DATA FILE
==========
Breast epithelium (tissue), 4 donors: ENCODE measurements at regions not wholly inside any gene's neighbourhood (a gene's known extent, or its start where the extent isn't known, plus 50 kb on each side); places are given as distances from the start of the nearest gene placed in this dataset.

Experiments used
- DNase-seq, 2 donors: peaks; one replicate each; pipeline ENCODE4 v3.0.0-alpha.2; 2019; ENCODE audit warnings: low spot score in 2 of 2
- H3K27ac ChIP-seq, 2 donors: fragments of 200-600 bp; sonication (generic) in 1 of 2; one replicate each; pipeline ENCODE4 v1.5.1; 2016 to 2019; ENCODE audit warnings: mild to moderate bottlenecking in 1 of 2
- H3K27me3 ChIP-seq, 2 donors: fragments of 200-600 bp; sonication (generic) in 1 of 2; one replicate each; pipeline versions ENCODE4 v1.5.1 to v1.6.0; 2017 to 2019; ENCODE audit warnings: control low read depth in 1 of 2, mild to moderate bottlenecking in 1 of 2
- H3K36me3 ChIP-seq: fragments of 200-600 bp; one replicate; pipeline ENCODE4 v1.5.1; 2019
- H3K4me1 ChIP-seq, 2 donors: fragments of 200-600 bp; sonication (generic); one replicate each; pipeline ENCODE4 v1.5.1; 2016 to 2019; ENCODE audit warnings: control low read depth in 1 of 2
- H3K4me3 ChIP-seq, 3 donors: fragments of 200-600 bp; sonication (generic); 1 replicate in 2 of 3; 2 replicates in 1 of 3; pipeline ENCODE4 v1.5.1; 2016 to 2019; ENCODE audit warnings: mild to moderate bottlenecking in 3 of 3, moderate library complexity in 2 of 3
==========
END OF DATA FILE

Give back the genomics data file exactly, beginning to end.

Breast epithelium (tissue), 4 donors: ENCODE measurements at regions not wholly inside any gene's neighbourhood (a gene's known extent, or its start where the extent isn't known, plus 50 kb on each side); places are given as distances from the start of the nearest gene placed in this dataset.

Experiments used
- DNase-seq, 2 donors: peaks; one replicate each; pipeline ENCODE4 v3.0.0-alpha.2; 2019; ENCODE audit warnings: low spot score in 2 of 2
- H3K27ac ChIP-seq, 2 donors: fragments of 200-600 bp; sonication (generic) in 1 of 2; one replicate each; pipeline ENCODE4 v1.5.1; 2016 to 2019; ENCODE audit warnings: mild to moderate bottlenecking in 1 of 2
- H3K27me3 ChIP-seq, 2 donors: fragments of 200-600 bp; sonication (generic) in 1 of 2; one replicate each; pipeline versions ENCODE4 v1.5.1 to v1.6.0; 2017 to 2019; ENCODE audit warnings: control low read depth in 1 of 2, mild to moderate bottlenecking in 1 of 2
- H3K36me3 ChIP-seq: fragments of 200-600 bp; one replicate; pipeline ENCODE4 v1.5.1; 2019
- H3K4me1 ChIP-seq, 2 donors: fragments of 200-600 bp; sonication (generic); one replicate each; pipeline ENCODE4 v1.5.1; 2016 to 2019; ENCODE audit warnings: control low read depth in 1 of 2
- H3K4me3 ChIP-seq, 3 donors: fragments of 200-600 bp; sonication (generic); 1 replicate in 2 of 3; 2 replicates in 1 of 3; pipeline ENCODE4 v1.5.1; 2016 to 2019; ENCODE audit warnings: mild to moderate bottlenecking in 3 of 3, moderate library complexity in 2 of 3